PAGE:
Thursday, July 27, 2017

Cruising the Web

Donald Trump ran on how he was going to hire the best people and we just accept that he could meet the nation's challenges because he would put the best people in charge and they would solve everything. Yeah, right. As Michael Brendan Dougherty writes, he is such a nightmare of a boss that it is getting harder and harder to get quality people to agree to work for him.
Trump’s “leadership” as a boss has created a White House that is notorious for its leaks, and for the way it constantly emits the stink of demoralization. Almost every story about dysfunction in the White House in the New York Times or the Washington Post is verified by so many anonymous sources close to the president that reporters are counting them by “dozens” now. Perhaps soon we’ll move on to “scores” of White House stool pigeons.

But the really dangerous effect of Trump’s mismanagement is that it further degrades his administration’s already compromised efforts at hiring staff for senior and sub-cabinet positions. It is literally preventing his administration from taking full possession of the executive branch of government Trump is supposed to lead.

Why would you go to work for him unless you were hard-up for work or needing to take a high-risk gamble with your career? No one in his right mind would respond to a Help Wanted ad that advertised the boss’s propensity to be angered by the trivial and the everyday, leading him to tweet angrily at colleagues or to say damaging things about his employees to the newspaper of record. No one would respond to that ad if it also mentioned that the boss would redirect all the blame below and spread most of the credit to himself and his family members. But this is the Help Wanted ad the executive branch of the United States has now.

Trump was always going to have more trouble than usual in this regard because he was a newcomer to elective politics and because he was an ideological insurgent in his own party. He had neither the list of long-term political allies that needed to be rewarded nor the full loyalty and trust of the expert class that has attached itself to the Republican party.

And so the Trump White House lacks the “best people” and the best minds working on the problems of government. It lacks expertise while it undertakes a job that desperately needs expertise. That means more mistakes, from simple diplomatic goofs to major strategic and governing decisions.

But worse than that is that the inability to fully staff an administration adds to a sense of illegitimacy that is settling over his presidency, one compounded by his scandals and eagerly fed by a media that believes it can tweet almost anyone, even a president, out of a job.

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This is how the teachers' unions think about parents having more authority over where their children go to school.
Sounding like Hillary Clinton in full deplorable mode, Ms. Weingarten says the movement to give parents more say over where their kids go to school has its roots in “racism, sexism, classism, xenophobia and homophobia.” Adapting the theology of the climate-change censors who seek to shut down debate, she goes on to call Mrs. DeVos a “public-school denier.”

What really frosts the AFT president is that she recognizes that the public-school monopoly her union backs is now under siege, morally and politically, for its failure to educate children, especially minority children.

It’s not that there are no excellent public schools. It’s that citizens are beginning to see that the public money the unions increasingly demand is more likely to go into pensions than the classroom. And access to excellent schools increasingly depends on a good zip code.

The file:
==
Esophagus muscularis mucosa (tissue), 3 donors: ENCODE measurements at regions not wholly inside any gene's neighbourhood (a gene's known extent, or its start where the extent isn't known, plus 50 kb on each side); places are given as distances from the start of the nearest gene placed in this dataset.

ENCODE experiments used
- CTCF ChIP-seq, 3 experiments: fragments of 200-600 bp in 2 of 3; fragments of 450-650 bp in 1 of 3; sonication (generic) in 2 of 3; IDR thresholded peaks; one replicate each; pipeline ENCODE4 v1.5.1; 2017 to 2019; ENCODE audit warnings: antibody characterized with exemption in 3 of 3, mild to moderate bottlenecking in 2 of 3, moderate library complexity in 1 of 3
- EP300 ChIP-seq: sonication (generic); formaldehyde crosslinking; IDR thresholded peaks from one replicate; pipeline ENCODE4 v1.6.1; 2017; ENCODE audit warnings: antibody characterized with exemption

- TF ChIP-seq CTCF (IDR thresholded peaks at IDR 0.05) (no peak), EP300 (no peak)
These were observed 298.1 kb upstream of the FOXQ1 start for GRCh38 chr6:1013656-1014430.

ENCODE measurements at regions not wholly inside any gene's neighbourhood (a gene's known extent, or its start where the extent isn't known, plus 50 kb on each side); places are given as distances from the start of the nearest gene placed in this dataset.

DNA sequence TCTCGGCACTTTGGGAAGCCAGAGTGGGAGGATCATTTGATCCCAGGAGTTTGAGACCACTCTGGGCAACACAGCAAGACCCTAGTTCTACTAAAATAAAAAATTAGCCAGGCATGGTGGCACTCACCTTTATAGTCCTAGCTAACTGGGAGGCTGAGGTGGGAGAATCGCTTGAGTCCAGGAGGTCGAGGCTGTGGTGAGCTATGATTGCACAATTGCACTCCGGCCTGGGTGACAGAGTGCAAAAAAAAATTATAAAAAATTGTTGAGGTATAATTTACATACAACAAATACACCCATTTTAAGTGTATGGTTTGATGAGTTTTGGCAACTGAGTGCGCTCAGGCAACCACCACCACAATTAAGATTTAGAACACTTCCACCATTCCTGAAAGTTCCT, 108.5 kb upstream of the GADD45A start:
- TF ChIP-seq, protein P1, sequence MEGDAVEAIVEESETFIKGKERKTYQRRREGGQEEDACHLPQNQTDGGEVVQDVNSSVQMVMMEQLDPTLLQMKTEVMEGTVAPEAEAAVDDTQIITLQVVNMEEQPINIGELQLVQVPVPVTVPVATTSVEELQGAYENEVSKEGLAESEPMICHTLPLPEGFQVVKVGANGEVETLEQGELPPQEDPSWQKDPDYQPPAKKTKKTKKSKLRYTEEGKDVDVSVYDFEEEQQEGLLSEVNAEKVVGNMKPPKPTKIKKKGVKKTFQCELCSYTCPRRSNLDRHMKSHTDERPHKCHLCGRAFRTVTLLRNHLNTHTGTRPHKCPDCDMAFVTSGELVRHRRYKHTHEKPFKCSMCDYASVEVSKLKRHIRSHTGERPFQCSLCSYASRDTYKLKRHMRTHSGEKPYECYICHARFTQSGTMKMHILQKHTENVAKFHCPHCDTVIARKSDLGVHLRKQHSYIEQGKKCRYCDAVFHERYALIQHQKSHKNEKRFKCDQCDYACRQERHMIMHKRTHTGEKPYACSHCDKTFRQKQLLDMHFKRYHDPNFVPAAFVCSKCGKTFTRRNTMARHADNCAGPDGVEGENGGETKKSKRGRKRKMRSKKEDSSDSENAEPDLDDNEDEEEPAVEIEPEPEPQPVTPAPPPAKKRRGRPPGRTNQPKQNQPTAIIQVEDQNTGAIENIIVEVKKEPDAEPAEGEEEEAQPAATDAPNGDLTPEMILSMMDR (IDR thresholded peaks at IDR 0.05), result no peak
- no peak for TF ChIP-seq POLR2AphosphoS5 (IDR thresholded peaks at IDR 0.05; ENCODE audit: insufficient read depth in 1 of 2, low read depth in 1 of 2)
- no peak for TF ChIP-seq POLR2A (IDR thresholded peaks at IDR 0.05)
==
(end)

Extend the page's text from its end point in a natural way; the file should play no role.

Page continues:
Sure, go back over 60 years to the reaction some states had to Brown v. Board of Education. Just ignore the fact that a huge percentage of those parents who want the opportunity to get their children out of failing public schools and into schools of their choice are poor black and Latino children.
Before last year’s anniversary of Brown, for example, the Government Accountability Office released a study showing resegregation is on the rise, with more and more of America’s poor black and Latino children in schools where they are the majority. Many of these are failing schools. Yet as she made clear in her speech, Ms. Weingarten and her union will fight to their dying breath to keep these children there rather than give them the opportunity of a better education through a charter public school or a voucher for a private or parochial school.
For the unions, it's more important to keep those children in failing schools than allow them to go to a school where the administration doesn't have to hire union teachers.

And as Frederick M. Hess points out, the history of school-choice did not begin with Southern segregationists.
But the bigger problem is the odd suggestion that their use by racists amid the extraordinary dynamics of the post-Brown South constitutes the “origin” story of educational vouchers.

It’s more accurate to trace the “origin” of vouchers to Tom Paine, 18th-century pamphleteer and crusader for liberty. In his 1791 collection The Rights of Man, Paine called for giving every poor family “four pounds a year for every child under fourteen years of age” and then “enjoining the parents of such children to send them to school, to learn reading, writing, and common arithmetic; the ministers of every parish, of every denomination to certify jointly to an office, for that purpose, that this duty is performed.” Rather than promote universal education via publicly operated schools, Paine called for giving families the funds and then letting them make the arrangements they saw fit. In other words: a voucher. (He even suggested weighting the vouchers by including a supplementary amount for students in sparsely populated areas.)

If one isn’t inclined to credit Paine, one certainly should credit John Stuart Mill for spelling out the rationale and mechanics of vouchers a century before Brown....